“The Five Forces helped me” Some readers complained that in criticizing the Five Forces analysis I was trashing something that they had found useful. I am glad to hear that some people have found help from Porter’s five-forces model. It Is however a bit Like saying that we had success for over a thousand years In predicting the movements of the planets with the geocentric model of the universe, so why should we accept that the earth revolves around the sun? There are ways to reinterpret Porter’s theories, so that they can appear to make ensue, as Joan Magenta does in her interesting book, understanding Michael Porter.
However redefining the true meaning of “competition” as “adding value to customers” is to flout the standard definition of “competition” in any dictionary. It is also not exactly what Porter actually wrote or what is taught in his name in business schools around the world and apparently practiced by leading consulting firms. There are much simpler and more direct and more fruitful ways of understanding what Is going on, without such intellectual contortions, particularly because the world as changed so much since Porter started putting forward this theories. In astronomy, we decided to move on.
I believe that it is time to do so in business strategy. Balance of power shift isn’t universal Brad Focus wondered whether “the balance has shifted to seller or buyer specifically – this is more industry specific and cannot be generalized. ” The following phenomena affecting the shift In power from seller to buyer are universally applicable: (1) globalization (2) the Internet, Glenn all customers Immediate access to generally reliable Information as to what Is available and Its laity and (2) social media that enables customers to communicate with each other.
The impact of these phenomena is happening at different speeds in different industries. But all industries will receive the impact in due course. At the same time, the internet and social media are huge opportunities for businesses to connect and interact with customers. Inward-looking firms focused on tweaking their own value chain are going to have a tough time of it. Building moats vs. maintaining moats Tree Gruffer made the Interesting point Mimi confuse the ability to Identify a moat or he ability to understand the Importance of a moat, with the ability to actually create a moat or maintain one.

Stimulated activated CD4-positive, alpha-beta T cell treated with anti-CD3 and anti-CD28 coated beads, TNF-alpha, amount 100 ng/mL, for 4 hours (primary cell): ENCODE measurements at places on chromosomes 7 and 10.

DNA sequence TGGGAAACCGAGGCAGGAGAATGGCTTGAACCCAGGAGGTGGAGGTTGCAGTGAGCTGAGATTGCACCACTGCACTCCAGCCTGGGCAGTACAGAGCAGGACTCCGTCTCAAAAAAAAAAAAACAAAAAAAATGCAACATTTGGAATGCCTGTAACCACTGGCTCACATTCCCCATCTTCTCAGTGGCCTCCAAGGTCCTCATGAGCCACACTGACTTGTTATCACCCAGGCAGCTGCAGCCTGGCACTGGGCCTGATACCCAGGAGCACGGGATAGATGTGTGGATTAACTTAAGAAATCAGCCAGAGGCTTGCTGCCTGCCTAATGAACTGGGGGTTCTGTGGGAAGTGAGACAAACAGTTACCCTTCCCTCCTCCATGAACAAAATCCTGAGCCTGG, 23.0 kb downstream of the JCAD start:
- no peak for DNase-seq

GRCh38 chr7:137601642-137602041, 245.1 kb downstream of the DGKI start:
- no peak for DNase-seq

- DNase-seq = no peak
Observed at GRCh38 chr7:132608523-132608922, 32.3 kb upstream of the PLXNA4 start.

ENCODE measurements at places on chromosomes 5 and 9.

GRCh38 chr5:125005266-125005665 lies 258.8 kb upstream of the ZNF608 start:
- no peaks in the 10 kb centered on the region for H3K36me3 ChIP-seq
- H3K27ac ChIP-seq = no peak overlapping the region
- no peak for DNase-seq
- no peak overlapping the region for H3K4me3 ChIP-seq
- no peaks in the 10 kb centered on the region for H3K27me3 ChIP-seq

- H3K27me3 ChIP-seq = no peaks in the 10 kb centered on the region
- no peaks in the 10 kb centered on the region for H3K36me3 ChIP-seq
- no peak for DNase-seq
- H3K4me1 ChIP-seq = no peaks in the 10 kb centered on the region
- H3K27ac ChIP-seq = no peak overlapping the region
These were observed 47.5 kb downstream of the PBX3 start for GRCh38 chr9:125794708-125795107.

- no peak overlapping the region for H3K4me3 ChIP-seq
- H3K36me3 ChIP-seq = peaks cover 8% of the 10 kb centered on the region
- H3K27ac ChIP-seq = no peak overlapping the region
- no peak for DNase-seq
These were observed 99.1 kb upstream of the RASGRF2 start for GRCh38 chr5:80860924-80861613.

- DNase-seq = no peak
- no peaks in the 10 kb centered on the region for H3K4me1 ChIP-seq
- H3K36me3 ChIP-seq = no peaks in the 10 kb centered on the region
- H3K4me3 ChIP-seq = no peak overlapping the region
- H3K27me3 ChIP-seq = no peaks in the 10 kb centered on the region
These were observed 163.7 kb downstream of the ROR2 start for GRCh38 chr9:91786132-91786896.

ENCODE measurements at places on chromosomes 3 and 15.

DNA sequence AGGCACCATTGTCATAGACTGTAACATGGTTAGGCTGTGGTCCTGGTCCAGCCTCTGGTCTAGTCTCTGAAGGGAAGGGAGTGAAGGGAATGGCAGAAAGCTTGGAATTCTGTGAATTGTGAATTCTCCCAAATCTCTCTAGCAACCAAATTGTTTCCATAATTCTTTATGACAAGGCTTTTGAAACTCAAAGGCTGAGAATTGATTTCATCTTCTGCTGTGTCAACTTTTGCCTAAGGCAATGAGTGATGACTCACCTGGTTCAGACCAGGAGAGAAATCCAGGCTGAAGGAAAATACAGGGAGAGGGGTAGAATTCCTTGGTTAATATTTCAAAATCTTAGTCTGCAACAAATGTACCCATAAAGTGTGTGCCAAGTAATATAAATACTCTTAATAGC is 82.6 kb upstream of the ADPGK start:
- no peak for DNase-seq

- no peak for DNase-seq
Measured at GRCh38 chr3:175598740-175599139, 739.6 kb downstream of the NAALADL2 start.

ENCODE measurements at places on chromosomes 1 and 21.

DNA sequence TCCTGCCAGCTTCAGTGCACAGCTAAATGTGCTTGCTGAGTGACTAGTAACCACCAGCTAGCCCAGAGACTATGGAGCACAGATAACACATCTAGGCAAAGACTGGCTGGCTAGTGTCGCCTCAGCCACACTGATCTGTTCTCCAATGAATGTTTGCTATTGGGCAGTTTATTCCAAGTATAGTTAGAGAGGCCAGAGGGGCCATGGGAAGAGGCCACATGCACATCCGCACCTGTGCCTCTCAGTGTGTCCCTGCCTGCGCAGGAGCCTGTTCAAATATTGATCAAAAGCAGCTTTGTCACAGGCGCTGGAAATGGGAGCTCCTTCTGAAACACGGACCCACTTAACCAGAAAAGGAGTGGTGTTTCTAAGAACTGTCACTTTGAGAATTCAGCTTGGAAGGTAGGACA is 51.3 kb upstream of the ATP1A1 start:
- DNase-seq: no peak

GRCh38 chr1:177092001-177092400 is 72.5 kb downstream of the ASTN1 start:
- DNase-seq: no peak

These skills are very different things. People like Ray Crock able to create or maintain a moat. People like Warren Buffet and Charlie Mugger buy barriers. Building them is tough. That an academic consultant would be unable to create or maintain a business with a sustainable competitive or manage that business is not surprising at all. ” The distinction between building moats and maintaining moats is a useful one. People like Ray Crock and not Michael Porter create moats. ” Exactly.
Charlie Mugger and Warren Buffet understand that they are unable to create moats: so they buy them, ready-made and then seek to maintain them. The implication that durable moats can be inferred by studying the structure of the industry has turned out to be false. It may have had some plausibility in the sass when business was dominated by large oligopolies. It is certainly not true now that power has shifted from the seller to the buyer. More balanced accounts of Monitor’s demise?
Dee Shall suggested that readers should seek out more balanced account of Monitor’s demise, such as Novo 14 issue of The Economist. I agree that The Economist piece is a lively read, but in the end, are we any wiser as to why Monitor died or why it did so little in the last five years to avert the obvious impending debacle? The lack of a clear diagnosis is partly because the author appears to share the very assumptions that led to Monitor’s demise. To figure out what went wrong, we need to reexamine fundamental assumptions. To work, strategists!